Machines do not have the common sense that humans do. Where a consumer easily distinguishes between hotel packages, an algorithm-based intelligence might classify as duplicate content. What can be done to distinguish content is explored in more detail below.
Internet pages use duplicate content. This is efficient and makes browsing easier for users. Knowing where to find things like prices and details of similar travel packages makes website pages more alluring to consumers. Essentially, duplicate content provides users with organized content and website owners with more efficient information dissemination. However, the things that make websites more user-friendly tends to stump even some elaborate artificial intelligence.
Machine learning is a branch of artificial intelligence that uses complex algorithms and analysis to operate unprogrammed functions. This technology has advanced quite a bit in recent years and expects to continue its rapid development and application. At the moment, machine learning still encounters the challenges of properly identifying duplicate content in three major areas. Keyword and canonical rankings, as well as, site authority, are areas that website owners need to be aware of.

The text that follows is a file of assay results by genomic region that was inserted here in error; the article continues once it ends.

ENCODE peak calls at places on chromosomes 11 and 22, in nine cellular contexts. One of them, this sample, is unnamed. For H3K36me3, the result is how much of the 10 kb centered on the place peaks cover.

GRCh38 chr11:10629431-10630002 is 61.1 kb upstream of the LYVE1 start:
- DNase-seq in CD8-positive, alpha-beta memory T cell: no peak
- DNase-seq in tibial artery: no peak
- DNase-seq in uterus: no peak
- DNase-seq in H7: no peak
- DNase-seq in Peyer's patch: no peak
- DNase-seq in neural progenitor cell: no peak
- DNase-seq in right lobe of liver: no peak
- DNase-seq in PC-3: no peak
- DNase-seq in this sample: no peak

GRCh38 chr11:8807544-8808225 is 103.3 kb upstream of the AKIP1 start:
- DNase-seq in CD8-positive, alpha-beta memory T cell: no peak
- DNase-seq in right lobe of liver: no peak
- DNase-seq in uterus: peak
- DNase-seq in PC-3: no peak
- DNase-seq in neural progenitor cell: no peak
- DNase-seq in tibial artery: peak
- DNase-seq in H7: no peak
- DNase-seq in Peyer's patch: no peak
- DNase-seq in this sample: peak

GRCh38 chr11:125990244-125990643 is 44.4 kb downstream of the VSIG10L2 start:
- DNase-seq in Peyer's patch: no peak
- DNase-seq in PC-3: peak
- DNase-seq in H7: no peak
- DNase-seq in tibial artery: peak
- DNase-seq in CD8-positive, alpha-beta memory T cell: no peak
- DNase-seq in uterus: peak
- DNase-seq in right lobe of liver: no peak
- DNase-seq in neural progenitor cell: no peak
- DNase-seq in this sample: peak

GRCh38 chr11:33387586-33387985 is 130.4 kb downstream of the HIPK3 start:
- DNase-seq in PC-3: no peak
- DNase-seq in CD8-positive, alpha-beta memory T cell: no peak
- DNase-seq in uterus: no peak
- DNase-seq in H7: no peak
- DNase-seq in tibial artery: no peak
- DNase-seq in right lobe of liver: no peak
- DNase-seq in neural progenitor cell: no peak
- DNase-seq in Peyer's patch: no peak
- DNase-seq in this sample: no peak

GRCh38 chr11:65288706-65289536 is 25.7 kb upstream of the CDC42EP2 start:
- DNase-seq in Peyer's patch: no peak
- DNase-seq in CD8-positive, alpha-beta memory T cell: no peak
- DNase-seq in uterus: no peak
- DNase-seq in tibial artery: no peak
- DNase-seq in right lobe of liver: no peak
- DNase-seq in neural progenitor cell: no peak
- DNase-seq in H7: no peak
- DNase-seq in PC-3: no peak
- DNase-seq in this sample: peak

While the actions of companies like Google are out of the control of website owners, there are still several effective actions that can be taken. The solutions include:
- limiting facets
- resolving edge cases
- ranked reference pages
- creating unique content
- page combining
The facets allowed for Google indexing can be limited. Maintaining ranked facets can solve some index issues. Edge cases can be resolved through anchoring. Google can be signaledthrough distinct anchors to treat pages differently when their similarity is less than 20%. For very similar pages, content can be changed or the pages merged into one. Google patented a Simhash algorithm to determine the similarities between pages. There are specific ways that content can be differentiated. This often involves adding a significant amount of unique content in text, media, URL, coding, and others. When altering content is not practical, a reference page can be used in place of seemingly duplicate pages. This acts as a content hub for things like multiple versions of a product.
Humans and machine learning are only beginning to get to know each other. Solutions are there. Both just need a little common sense.